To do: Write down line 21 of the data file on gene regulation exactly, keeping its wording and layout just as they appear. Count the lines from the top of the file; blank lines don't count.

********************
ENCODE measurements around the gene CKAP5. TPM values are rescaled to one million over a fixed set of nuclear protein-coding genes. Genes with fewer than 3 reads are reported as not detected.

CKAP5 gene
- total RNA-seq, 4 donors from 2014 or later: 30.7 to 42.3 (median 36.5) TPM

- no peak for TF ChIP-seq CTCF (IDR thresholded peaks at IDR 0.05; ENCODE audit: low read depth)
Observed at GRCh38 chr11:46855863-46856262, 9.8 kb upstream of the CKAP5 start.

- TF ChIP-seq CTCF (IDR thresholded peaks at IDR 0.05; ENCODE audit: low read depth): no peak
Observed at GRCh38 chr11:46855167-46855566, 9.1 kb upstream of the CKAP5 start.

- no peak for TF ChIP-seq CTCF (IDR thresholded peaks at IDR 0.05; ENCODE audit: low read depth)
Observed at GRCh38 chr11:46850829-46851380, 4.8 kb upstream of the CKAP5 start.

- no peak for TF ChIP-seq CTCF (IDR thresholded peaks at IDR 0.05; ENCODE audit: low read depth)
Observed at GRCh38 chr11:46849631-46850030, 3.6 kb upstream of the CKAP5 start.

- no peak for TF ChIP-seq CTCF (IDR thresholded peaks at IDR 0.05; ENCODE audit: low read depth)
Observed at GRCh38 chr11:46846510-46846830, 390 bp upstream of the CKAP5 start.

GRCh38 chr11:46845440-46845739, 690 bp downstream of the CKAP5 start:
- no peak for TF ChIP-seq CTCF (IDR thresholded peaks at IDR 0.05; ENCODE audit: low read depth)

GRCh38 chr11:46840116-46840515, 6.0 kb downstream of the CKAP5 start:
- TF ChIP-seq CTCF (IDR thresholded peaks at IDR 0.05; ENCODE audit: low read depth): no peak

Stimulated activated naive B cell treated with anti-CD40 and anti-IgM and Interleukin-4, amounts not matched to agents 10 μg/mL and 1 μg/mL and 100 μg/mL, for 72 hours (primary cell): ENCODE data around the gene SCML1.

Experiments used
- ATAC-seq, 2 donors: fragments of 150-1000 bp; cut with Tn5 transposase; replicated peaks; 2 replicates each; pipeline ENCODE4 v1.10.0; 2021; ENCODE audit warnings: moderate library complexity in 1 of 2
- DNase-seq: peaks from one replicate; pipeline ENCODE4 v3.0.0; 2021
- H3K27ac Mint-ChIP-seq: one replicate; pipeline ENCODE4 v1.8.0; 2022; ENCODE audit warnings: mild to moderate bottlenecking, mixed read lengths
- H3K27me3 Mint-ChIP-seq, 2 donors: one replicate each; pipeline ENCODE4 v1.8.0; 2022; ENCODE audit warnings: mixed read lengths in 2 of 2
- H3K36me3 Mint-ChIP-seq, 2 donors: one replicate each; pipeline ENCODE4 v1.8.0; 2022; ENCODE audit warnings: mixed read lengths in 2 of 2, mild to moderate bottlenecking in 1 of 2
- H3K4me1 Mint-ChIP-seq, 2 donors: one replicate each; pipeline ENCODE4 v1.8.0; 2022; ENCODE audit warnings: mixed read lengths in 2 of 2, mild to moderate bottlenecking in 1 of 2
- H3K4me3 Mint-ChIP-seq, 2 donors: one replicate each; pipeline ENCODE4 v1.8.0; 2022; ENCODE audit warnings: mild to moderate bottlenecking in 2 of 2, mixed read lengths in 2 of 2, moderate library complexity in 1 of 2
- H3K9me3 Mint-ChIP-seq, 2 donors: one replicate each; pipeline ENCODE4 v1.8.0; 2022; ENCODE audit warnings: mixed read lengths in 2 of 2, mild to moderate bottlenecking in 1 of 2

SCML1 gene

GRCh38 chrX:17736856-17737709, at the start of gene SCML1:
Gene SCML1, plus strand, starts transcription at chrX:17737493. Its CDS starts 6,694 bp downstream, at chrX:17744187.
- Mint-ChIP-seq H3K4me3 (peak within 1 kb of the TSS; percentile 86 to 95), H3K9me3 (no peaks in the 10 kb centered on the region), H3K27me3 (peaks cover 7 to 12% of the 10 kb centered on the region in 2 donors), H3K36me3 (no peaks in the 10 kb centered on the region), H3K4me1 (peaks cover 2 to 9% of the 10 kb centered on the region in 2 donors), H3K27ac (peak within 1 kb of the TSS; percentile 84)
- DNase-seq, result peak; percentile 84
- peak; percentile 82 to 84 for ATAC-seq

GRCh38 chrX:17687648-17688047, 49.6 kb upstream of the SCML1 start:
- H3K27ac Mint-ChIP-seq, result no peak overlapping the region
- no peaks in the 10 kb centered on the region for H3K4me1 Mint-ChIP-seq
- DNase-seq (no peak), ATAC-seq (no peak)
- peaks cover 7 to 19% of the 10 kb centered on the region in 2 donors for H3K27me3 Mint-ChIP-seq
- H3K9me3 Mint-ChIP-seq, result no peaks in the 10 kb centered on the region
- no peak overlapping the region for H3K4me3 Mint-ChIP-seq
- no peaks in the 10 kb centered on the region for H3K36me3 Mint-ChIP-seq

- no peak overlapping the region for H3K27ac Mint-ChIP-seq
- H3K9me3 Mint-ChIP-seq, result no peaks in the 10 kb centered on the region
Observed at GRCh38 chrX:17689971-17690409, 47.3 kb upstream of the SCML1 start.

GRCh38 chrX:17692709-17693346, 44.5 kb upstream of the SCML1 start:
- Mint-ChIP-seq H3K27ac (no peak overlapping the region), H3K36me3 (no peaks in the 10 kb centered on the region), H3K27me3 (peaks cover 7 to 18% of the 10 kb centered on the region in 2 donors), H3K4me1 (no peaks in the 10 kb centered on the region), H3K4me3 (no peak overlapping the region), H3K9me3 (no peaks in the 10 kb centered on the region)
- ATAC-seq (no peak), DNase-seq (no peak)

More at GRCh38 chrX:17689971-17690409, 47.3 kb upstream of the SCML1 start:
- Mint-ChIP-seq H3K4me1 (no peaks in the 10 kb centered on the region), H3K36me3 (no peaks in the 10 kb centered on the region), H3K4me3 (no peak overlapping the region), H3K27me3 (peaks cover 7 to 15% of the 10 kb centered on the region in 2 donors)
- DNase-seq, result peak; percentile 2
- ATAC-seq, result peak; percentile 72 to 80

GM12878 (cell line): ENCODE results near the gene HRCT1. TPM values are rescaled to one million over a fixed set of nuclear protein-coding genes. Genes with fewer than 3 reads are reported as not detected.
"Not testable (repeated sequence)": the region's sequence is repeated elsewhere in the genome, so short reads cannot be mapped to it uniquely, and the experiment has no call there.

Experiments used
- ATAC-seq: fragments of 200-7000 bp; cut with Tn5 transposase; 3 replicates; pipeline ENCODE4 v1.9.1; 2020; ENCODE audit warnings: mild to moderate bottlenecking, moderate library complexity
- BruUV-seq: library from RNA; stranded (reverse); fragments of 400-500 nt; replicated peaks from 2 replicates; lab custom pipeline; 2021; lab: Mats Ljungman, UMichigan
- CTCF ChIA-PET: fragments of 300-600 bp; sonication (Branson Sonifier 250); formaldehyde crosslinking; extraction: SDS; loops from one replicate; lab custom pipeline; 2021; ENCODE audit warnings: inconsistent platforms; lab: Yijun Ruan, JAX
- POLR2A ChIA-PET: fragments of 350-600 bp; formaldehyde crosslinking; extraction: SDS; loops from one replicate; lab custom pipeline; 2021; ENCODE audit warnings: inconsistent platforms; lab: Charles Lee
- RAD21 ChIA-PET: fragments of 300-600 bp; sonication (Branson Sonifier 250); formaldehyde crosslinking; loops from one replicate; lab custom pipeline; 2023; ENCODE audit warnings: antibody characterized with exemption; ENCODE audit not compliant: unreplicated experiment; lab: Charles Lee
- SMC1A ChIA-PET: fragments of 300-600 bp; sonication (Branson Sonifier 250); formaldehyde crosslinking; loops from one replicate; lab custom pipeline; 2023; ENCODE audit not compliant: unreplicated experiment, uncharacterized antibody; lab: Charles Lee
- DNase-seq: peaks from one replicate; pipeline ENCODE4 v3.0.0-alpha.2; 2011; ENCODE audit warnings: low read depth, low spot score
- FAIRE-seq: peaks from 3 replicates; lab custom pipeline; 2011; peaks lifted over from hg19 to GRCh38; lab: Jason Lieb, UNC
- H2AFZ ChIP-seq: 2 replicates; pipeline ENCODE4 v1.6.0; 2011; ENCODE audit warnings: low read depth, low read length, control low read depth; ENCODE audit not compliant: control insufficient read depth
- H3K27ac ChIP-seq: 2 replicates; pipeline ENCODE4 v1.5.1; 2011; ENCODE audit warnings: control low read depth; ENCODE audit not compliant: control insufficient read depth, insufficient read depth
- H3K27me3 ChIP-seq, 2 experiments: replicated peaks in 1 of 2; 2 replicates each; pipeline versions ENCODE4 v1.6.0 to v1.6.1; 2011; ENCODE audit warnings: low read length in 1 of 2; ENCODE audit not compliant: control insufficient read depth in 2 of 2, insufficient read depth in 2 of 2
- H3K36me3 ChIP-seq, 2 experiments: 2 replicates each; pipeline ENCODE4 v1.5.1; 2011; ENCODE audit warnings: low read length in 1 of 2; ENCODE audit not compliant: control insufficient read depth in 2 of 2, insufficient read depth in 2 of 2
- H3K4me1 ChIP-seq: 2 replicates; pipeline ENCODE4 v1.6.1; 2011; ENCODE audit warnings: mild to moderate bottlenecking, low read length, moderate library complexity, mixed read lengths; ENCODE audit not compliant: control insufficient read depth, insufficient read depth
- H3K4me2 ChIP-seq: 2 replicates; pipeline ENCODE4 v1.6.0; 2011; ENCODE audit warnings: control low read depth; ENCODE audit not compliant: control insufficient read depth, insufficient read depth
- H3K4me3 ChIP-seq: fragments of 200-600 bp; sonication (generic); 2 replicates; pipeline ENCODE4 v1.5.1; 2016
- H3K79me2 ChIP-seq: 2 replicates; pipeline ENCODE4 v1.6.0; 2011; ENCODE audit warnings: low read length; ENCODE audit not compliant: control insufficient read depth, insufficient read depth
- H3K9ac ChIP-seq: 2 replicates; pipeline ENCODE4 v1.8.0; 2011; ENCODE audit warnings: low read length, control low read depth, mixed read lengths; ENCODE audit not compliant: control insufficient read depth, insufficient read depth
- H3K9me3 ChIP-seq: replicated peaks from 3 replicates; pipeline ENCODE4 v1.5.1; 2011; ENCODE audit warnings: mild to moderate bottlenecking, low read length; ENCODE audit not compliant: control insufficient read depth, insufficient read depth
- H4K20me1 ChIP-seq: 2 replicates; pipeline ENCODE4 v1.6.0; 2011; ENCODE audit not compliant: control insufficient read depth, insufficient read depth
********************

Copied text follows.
- DNase-seq: peaks from one replicate; pipeline ENCODE4 v3.0.0; 2021